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The Ultimate Sin in Selling


George and Clarence

My favourite film of all time is It’s a Wonderful Life. I’ve seen it so many times that I know much of the dialogue by heart. The premise is what Hollywood now calls “high concept”, that is the situation drive the film. George Bailey faces ruin after a lifetime of service in the small town of Bedford Falls, and decides to kill himself so his family can collect the insurance. Clarence, a trainee angel is sent to stop him.

He decides to do it by showing George what Bedford Falls would be like if George had never lived. The first place George visits is the Bar he knows as Martinis, a friendly family-run place, which in this world is called Nicks, and is run by the Martini’s barman, Nick.

Nick, owner of “Nicks”

Nick doesn’t like his visitors. George talks to him like he knows him and Clarence ask for “a mulled wine, heavy on the cinnamon, and light on the cloves.”

Nick says loses patience with the pair and says, “Hey look, mister. We serve hard liquor to men who want to get drunk fast, and we don’t need any characters around to give the joint “atmosphere”. Is that clear, or do I have to slip you my left for a convincer?”

Now my point, which I confess is quite long in coming, is that Nick knew exactly what his business did. And, vitally it was something which was very available to him so he could communicate it to the world.

The ultimate sin in selling is not to be clear about what you’re selling and not tell the client.

I wouldn’t be saying this if I hadn’t seen far too many times a blank look when we asked simple questions like,

How do you differentiate yourself from your competitors?

What’s your USP?

What’s your key message to win this job?

It takes very little time to get your story straight, so never go out without it.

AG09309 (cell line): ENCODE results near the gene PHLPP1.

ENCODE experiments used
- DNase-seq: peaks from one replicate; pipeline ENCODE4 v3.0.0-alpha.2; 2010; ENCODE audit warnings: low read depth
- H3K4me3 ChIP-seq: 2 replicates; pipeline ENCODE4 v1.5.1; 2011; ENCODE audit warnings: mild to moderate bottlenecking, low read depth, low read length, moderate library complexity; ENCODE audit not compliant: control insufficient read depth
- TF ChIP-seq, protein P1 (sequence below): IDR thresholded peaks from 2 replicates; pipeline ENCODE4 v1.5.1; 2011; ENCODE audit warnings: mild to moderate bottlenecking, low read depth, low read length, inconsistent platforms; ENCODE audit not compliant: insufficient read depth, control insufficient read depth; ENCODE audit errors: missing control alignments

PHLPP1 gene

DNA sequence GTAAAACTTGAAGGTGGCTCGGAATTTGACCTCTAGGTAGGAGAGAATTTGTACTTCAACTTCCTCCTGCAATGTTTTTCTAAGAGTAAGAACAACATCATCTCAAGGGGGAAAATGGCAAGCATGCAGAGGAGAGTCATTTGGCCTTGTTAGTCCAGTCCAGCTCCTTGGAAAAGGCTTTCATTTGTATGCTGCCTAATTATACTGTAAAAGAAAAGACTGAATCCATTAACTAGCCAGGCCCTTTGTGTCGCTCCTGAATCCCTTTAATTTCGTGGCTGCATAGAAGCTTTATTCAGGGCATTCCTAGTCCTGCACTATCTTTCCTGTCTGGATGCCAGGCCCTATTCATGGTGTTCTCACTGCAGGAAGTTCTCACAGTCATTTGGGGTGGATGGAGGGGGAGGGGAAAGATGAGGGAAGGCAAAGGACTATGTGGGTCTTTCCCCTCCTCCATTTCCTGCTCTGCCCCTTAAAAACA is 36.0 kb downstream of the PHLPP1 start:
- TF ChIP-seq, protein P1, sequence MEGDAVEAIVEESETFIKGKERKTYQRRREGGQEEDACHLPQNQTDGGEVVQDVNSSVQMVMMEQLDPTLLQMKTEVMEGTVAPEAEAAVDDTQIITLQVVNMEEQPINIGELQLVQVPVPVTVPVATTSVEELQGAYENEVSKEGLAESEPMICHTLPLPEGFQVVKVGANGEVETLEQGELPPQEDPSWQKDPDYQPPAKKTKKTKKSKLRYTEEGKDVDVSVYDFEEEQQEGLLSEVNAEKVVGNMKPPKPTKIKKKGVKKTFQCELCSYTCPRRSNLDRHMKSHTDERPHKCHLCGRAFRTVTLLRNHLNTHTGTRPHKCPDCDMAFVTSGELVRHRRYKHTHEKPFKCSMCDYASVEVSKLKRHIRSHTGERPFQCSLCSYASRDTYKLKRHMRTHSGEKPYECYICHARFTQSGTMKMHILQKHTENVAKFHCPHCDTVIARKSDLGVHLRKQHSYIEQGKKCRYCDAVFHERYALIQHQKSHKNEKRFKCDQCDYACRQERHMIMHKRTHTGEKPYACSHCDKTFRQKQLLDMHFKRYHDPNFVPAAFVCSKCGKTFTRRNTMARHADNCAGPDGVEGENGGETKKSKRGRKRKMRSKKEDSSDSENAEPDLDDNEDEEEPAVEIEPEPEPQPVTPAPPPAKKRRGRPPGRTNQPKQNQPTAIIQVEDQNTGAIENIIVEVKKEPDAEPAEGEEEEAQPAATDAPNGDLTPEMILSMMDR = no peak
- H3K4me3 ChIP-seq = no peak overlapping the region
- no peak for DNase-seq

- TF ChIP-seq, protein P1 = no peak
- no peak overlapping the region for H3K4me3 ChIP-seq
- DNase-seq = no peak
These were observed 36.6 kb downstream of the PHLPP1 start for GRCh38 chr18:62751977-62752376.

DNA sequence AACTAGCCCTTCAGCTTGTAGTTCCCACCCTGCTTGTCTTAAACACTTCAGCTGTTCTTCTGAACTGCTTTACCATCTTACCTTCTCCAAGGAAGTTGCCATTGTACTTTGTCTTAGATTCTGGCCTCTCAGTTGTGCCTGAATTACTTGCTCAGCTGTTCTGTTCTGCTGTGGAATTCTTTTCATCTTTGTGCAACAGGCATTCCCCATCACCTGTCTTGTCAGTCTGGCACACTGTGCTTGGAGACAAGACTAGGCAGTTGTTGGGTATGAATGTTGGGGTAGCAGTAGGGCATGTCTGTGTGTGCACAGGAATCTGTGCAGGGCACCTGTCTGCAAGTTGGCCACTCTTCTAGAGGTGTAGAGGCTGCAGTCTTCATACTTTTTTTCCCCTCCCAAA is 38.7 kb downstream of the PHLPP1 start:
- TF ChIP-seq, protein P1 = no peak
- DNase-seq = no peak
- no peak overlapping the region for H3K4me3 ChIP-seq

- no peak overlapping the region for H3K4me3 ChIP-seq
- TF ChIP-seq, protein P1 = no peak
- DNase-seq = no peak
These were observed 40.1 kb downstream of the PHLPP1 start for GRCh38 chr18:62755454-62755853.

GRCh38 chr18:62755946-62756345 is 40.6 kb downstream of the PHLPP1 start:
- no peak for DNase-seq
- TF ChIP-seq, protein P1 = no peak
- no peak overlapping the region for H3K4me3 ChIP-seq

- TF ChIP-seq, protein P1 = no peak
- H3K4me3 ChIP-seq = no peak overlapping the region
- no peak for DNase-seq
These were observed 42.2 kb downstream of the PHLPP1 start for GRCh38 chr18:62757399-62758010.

If you have never seen It’s a Wonderful Life I recommend it. And remember, Nicks.

 

So can you answer this question, instantly, clearly and effectively?

“What can you do for me?” 

If not, then we can help you answer that simple question. With just half a day workshop we can work with you to clearly articulate what you do in a way that your clients will instantly recognise as benefitting them.

Job done.

 

Strange, isn’t it? Each man’s life touches so many other lives. When he isn’t around he leaves an awful hole, doesn’t he?

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About gristpresent

Presentation, Q&A and Engagement Coach. We help you win more business. Also BAFTA-winning film maker. See our new site www.grist.co.uk

Discussion

4 thoughts on “The Ultimate Sin in Selling

  1. Great work as always!

    Interestingly though, I find one of the hardest things for most businesses to achieve is that clarity of message. Maybe its different in our respective worlds, but getting the message right is a large part of what I spend most of my time doing!

    Usually to ensure that the message is what the customer wants to hear, not necessarily what the client wants to say!

    Posted by Tony Dowling | August 20, 2012, 9:17 am
  2. The elevator pitch. Often spoken of, but remarkably tricky to teach! (Or at least I find it so)

    Do you have any recommendations Bill for how to put one together?

    Posted by Peter | August 24, 2012, 7:57 pm
    • Peter, I suppose the answer is, that’s what we do.
      I think our backgrounds in TV and TV journalism means we have a long-practiced ability to see “what the story is”.
      Most people find that quite hard, especially when describing what they do, but an external eye may see what isn’t obvious to them.

      But, I quite agree that it’s not easy, which is why ad men get paid a lot.

      Posted by gristpresent | August 25, 2012, 11:46 am

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